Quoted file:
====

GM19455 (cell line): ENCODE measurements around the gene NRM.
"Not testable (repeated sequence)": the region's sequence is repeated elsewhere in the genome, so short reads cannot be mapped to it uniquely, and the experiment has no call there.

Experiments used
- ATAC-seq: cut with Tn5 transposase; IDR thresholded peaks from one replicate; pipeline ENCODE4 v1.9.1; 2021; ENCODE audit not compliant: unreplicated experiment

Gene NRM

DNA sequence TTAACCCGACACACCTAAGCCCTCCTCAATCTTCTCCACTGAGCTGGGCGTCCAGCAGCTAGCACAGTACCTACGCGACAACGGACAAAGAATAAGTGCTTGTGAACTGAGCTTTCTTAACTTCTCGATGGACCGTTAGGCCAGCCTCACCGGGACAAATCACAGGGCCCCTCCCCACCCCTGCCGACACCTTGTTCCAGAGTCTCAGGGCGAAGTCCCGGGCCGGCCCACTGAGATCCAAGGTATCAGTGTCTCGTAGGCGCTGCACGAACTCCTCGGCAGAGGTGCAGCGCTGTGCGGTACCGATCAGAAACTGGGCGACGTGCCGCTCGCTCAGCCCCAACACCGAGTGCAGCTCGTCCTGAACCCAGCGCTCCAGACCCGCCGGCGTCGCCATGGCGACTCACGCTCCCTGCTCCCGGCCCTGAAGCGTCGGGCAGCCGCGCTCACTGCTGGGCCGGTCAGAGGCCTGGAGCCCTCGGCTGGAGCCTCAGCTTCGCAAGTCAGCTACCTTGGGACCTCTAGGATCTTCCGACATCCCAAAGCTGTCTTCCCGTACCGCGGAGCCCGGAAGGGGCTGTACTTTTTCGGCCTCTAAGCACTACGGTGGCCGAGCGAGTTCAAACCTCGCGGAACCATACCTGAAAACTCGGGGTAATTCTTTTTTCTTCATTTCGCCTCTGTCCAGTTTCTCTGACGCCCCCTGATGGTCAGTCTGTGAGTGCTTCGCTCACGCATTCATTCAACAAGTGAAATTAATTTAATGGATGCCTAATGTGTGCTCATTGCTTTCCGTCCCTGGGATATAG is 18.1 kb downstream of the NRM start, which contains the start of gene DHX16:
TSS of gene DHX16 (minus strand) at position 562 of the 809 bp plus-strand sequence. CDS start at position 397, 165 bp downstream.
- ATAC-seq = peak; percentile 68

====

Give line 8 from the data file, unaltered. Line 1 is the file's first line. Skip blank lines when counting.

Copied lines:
- ATAC-seq = peak; percentile 68